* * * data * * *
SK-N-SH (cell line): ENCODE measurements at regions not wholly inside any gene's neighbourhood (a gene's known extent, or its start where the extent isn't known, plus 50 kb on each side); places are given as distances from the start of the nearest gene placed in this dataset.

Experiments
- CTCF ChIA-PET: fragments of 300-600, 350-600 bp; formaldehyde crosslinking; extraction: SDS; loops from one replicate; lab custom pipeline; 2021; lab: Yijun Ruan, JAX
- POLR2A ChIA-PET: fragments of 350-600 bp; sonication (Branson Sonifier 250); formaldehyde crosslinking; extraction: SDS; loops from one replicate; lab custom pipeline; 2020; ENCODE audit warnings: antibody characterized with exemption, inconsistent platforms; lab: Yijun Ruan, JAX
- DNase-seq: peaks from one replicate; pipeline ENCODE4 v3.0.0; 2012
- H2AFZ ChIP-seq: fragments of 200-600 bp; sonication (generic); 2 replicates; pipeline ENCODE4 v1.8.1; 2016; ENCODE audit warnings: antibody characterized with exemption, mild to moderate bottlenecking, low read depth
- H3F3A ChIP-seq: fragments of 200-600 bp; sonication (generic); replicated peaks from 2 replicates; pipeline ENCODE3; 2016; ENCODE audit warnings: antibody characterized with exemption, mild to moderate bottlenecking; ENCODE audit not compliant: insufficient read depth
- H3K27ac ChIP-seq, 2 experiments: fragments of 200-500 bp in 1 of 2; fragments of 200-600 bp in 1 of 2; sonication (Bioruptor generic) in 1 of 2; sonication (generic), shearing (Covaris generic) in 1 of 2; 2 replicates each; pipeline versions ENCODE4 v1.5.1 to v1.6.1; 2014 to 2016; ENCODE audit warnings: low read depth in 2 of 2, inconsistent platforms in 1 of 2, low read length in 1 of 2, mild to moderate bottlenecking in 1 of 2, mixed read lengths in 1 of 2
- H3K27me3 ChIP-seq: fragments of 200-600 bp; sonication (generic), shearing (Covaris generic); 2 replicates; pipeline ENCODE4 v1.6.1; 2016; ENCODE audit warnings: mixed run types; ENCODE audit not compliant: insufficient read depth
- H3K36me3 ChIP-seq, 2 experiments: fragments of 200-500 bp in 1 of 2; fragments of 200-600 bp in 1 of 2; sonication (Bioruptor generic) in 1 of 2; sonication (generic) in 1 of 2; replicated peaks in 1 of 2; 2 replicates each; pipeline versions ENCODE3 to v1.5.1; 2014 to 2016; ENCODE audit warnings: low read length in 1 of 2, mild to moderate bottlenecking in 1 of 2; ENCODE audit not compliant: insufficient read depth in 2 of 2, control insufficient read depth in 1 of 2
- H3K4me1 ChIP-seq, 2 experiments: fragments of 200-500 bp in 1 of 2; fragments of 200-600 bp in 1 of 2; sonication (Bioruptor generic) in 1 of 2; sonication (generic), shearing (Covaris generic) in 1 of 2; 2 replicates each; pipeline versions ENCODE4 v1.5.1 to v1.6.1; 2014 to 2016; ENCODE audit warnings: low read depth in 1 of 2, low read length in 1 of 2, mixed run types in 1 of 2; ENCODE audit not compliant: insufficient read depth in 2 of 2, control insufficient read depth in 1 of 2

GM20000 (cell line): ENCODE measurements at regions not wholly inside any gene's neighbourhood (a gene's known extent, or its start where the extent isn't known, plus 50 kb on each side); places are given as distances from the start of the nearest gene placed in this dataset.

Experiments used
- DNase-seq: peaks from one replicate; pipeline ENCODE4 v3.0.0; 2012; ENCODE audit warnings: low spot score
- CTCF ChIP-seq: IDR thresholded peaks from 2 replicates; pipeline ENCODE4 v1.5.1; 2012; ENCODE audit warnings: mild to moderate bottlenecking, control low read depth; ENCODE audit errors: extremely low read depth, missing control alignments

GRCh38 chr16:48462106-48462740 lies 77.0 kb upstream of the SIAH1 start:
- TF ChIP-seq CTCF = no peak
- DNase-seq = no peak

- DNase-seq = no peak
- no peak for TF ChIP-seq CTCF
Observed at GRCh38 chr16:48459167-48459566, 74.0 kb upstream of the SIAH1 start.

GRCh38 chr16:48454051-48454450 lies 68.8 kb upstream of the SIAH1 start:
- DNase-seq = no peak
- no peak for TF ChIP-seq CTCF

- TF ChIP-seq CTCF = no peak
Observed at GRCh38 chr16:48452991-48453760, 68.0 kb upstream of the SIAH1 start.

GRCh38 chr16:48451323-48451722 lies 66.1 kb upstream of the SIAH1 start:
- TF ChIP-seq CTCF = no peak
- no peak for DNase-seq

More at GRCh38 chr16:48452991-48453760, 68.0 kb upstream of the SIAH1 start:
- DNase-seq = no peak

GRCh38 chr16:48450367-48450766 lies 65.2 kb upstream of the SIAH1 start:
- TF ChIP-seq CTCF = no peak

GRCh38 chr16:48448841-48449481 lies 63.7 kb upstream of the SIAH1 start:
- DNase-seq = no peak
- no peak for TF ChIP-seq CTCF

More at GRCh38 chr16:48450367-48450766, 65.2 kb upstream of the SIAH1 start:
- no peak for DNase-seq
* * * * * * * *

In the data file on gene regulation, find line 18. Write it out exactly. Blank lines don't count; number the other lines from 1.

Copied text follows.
- DNase-seq = no peak